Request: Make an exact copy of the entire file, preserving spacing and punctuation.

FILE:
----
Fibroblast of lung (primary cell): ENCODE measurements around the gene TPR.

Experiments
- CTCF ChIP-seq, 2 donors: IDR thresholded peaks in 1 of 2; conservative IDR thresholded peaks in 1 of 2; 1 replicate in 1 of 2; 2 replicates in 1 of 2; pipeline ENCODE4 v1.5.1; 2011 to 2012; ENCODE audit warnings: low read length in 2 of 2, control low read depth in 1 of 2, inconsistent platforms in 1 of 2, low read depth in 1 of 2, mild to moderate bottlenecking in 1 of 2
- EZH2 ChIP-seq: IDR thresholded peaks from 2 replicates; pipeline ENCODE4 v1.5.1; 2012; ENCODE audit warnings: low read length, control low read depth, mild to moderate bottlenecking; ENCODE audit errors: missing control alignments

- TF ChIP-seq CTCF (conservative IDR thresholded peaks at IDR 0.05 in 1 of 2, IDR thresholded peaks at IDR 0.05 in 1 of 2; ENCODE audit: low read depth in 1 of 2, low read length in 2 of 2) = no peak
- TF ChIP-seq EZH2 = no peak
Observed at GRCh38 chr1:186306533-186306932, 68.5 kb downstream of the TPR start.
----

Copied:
Fibroblast of lung (primary cell): ENCODE measurements around the gene TPR.

Experiments
- CTCF ChIP-seq, 2 donors: IDR thresholded peaks in 1 of 2; conservative IDR thresholded peaks in 1 of 2; 1 replicate in 1 of 2; 2 replicates in 1 of 2; pipeline ENCODE4 v1.5.1; 2011 to 2012; ENCODE audit warnings: low read length in 2 of 2, control low read depth in 1 of 2, inconsistent platforms in 1 of 2, low read depth in 1 of 2, mild to moderate bottlenecking in 1 of 2
- EZH2 ChIP-seq: IDR thresholded peaks from 2 replicates; pipeline ENCODE4 v1.5.1; 2012; ENCODE audit warnings: low read length, control low read depth, mild to moderate bottlenecking; ENCODE audit errors: missing control alignments

- TF ChIP-seq CTCF (conservative IDR thresholded peaks at IDR 0.05 in 1 of 2, IDR thresholded peaks at IDR 0.05 in 1 of 2; ENCODE audit: low read depth in 1 of 2, low read length in 2 of 2) = no peak
- TF ChIP-seq EZH2 = no peak
Observed at GRCh38 chr1:186306533-186306932, 68.5 kb downstream of the TPR start.